Glory to that Hidden One, whose Son was made manifest!
Glory to that Living One, whose Son was made to die!
Glory to that Great One, whose Son descended and was small!

Whenever I see (or think of) the Church of the Nativity in Bethlehem, with its entrance door so low that one has to stoop down to pass through it, I remember these lines of Ephrem about the Great One becoming small.

Entrance to the Church of the Nativity, Bethlehem

I found myself reflecting on Ephrem partly because in another of his writings he himself closely echoes that Lamb/Shepherd paradox of Revelation:

Blessed be the Shepherd, who became the Lamb for our atonement!
Blessed be the Vineshoot, which became the Chalice for our salvation!
Blessed also be the Farmer, who became the wheat which was sown and the sheaf which was harvested!
Blessed be the Architect, who became the Tower for our house of refuge… 

I think it is vital for us to celebrate ‘paradox’ as intrinsic to our faith. It is, I think, linked somehow to the very nature of grace.

When I worked for the World Council of Churches, one of the tasks I most enjoyed each year was participating in an interreligious summer school that took place at the Ecumenical Institute at Bossey. Young people from the Christian, Jewish and Muslim faiths gathered together for a period of three weeks and learned – not least from each other.  One of my tasks each year was to ‘introduce’ Christianity in a couple of lectures over a morning. It was an interesting challenge, seeking to encapsulate the ‘heart’ of my faith in a way that was both comprehensible to those of ‘other faiths’ (who might not know very much about it) and yet also could offer some new insights to the young Christians who were also present.  I found myself suggesting that what was characteristic of Christianity was the attempt to hold together what I called ‘binary polarities’ in a sort of creative tension. Things for example like:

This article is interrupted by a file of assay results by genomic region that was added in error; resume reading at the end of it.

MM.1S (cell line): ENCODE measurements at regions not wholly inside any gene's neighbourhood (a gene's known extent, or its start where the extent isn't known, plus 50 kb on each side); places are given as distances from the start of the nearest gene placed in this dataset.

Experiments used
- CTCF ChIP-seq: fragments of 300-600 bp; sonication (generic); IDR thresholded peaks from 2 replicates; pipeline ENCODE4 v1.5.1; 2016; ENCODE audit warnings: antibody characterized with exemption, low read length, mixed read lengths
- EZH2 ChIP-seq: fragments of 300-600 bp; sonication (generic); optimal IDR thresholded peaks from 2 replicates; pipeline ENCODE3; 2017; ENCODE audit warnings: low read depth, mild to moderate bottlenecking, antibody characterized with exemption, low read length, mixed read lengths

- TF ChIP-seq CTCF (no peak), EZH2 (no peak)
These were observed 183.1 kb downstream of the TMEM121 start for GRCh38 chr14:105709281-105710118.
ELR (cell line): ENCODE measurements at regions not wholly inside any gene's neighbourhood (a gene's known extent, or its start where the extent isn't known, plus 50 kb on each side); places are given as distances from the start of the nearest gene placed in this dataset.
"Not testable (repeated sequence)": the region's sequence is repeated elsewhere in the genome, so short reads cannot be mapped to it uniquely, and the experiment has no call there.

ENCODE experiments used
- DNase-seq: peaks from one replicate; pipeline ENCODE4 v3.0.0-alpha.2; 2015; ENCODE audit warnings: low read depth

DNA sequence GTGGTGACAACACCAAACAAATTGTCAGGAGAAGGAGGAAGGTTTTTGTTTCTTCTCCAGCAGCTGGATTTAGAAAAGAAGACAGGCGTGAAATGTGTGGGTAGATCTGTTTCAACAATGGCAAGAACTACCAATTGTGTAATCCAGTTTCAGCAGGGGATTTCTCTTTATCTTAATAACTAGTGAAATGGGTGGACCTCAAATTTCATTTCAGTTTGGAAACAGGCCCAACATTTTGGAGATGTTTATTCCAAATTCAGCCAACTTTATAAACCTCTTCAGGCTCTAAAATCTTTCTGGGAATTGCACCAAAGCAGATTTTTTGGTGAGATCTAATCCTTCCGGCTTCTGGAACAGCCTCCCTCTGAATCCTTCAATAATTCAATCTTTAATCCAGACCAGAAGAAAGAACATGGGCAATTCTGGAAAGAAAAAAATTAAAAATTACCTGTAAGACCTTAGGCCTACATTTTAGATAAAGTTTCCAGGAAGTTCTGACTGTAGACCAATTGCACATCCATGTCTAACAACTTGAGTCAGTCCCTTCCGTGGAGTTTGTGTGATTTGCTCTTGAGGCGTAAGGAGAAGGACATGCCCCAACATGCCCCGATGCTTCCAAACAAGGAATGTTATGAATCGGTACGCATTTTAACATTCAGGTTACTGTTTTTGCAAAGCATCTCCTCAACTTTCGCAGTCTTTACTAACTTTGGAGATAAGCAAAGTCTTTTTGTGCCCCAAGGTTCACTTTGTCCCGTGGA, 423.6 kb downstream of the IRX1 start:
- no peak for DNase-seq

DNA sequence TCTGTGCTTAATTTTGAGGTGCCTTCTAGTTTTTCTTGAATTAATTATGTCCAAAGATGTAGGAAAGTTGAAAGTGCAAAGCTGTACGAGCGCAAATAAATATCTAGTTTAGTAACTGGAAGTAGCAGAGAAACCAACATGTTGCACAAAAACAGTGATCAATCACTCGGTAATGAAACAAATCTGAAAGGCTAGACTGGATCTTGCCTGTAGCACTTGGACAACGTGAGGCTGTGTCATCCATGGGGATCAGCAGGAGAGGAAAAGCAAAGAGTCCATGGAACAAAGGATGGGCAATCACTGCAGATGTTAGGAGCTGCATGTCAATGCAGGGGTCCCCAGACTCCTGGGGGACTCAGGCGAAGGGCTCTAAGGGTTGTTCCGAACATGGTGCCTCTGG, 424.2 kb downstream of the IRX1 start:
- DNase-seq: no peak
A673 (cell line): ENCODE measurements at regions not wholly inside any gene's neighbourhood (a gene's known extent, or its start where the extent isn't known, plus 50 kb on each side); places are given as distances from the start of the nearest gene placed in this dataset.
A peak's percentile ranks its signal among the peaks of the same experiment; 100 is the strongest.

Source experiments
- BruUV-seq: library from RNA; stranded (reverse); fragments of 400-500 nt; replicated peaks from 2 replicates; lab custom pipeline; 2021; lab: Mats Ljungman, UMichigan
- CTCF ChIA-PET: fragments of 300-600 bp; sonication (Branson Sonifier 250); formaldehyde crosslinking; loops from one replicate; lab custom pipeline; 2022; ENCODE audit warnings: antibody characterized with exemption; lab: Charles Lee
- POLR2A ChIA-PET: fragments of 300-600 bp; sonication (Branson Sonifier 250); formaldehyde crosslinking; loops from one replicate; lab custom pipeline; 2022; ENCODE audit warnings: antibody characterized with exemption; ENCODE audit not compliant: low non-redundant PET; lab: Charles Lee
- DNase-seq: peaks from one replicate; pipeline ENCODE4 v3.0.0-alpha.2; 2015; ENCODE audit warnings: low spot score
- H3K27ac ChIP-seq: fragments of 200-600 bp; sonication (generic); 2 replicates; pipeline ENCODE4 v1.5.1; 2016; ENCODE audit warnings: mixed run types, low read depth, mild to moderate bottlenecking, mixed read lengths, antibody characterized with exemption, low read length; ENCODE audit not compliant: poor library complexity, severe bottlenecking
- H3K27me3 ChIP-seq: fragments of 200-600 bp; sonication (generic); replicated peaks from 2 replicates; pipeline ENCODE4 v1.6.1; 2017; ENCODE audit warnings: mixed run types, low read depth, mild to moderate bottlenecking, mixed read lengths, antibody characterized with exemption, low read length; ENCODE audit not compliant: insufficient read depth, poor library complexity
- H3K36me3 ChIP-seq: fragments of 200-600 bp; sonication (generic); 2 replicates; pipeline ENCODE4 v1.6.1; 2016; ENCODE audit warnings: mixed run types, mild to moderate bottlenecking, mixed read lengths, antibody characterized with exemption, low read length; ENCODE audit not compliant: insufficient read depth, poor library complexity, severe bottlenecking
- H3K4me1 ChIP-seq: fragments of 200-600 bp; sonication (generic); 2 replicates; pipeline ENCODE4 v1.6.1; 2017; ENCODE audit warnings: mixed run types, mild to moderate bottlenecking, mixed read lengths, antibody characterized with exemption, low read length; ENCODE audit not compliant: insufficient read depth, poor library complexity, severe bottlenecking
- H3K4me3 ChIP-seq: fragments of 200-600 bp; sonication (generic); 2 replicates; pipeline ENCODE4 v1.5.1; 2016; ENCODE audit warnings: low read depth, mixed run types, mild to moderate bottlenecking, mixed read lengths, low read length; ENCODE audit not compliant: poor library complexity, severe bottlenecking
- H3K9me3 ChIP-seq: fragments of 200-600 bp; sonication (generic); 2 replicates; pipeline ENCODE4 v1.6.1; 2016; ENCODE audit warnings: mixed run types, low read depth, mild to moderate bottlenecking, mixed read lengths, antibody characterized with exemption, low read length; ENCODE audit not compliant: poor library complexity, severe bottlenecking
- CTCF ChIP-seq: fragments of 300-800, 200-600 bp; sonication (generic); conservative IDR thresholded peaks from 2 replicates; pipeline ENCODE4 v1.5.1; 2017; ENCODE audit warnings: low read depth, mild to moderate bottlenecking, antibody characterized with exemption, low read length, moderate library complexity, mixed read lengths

• Holy/Secular
  • Perfection/Failure
  • Vision/Reality